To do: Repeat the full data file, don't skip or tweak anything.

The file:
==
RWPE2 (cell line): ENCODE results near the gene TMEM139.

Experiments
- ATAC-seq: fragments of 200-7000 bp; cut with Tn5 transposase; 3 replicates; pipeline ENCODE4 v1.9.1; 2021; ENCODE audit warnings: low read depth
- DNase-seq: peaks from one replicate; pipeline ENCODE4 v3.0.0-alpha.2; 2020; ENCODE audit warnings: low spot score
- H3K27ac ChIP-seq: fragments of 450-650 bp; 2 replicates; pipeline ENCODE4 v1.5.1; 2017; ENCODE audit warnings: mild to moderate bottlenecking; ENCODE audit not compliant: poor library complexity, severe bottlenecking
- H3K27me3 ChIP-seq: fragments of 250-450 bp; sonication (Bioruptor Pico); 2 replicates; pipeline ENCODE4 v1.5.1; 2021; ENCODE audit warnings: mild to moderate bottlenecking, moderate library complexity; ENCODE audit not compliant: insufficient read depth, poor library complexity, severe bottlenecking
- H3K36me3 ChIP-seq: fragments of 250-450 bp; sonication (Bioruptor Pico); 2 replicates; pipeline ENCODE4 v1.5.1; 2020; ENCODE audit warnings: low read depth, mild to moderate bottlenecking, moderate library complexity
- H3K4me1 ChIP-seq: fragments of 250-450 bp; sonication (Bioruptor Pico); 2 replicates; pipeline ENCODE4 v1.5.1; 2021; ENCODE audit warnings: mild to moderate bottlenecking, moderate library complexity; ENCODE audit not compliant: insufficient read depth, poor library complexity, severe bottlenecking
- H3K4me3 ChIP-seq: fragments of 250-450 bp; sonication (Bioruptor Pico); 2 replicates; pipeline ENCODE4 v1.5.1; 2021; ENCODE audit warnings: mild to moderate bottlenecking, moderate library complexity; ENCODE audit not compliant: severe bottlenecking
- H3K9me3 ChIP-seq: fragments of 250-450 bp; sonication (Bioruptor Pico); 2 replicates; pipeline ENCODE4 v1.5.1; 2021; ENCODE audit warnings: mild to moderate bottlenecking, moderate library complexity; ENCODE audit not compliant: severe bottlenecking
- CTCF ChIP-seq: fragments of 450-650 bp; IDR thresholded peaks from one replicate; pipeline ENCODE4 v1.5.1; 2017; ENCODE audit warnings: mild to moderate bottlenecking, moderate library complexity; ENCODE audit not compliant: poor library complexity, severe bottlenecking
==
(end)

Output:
RWPE2 (cell line): ENCODE results near the gene TMEM139.

Experiments
- ATAC-seq: fragments of 200-7000 bp; cut with Tn5 transposase; 3 replicates; pipeline ENCODE4 v1.9.1; 2021; ENCODE audit warnings: low read depth
- DNase-seq: peaks from one replicate; pipeline ENCODE4 v3.0.0-alpha.2; 2020; ENCODE audit warnings: low spot score
- H3K27ac ChIP-seq: fragments of 450-650 bp; 2 replicates; pipeline ENCODE4 v1.5.1; 2017; ENCODE audit warnings: mild to moderate bottlenecking; ENCODE audit not compliant: poor library complexity, severe bottlenecking
- H3K27me3 ChIP-seq: fragments of 250-450 bp; sonication (Bioruptor Pico); 2 replicates; pipeline ENCODE4 v1.5.1; 2021; ENCODE audit warnings: mild to moderate bottlenecking, moderate library complexity; ENCODE audit not compliant: insufficient read depth, poor library complexity, severe bottlenecking
- H3K36me3 ChIP-seq: fragments of 250-450 bp; sonication (Bioruptor Pico); 2 replicates; pipeline ENCODE4 v1.5.1; 2020; ENCODE audit warnings: low read depth, mild to moderate bottlenecking, moderate library complexity
- H3K4me1 ChIP-seq: fragments of 250-450 bp; sonication (Bioruptor Pico); 2 replicates; pipeline ENCODE4 v1.5.1; 2021; ENCODE audit warnings: mild to moderate bottlenecking, moderate library complexity; ENCODE audit not compliant: insufficient read depth, poor library complexity, severe bottlenecking
- H3K4me3 ChIP-seq: fragments of 250-450 bp; sonication (Bioruptor Pico); 2 replicates; pipeline ENCODE4 v1.5.1; 2021; ENCODE audit warnings: mild to moderate bottlenecking, moderate library complexity; ENCODE audit not compliant: severe bottlenecking
- H3K9me3 ChIP-seq: fragments of 250-450 bp; sonication (Bioruptor Pico); 2 replicates; pipeline ENCODE4 v1.5.1; 2021; ENCODE audit warnings: mild to moderate bottlenecking, moderate library complexity; ENCODE audit not compliant: severe bottlenecking
- CTCF ChIP-seq: fragments of 450-650 bp; IDR thresholded peaks from one replicate; pipeline ENCODE4 v1.5.1; 2017; ENCODE audit warnings: mild to moderate bottlenecking, moderate library complexity; ENCODE audit not compliant: poor library complexity, severe bottlenecking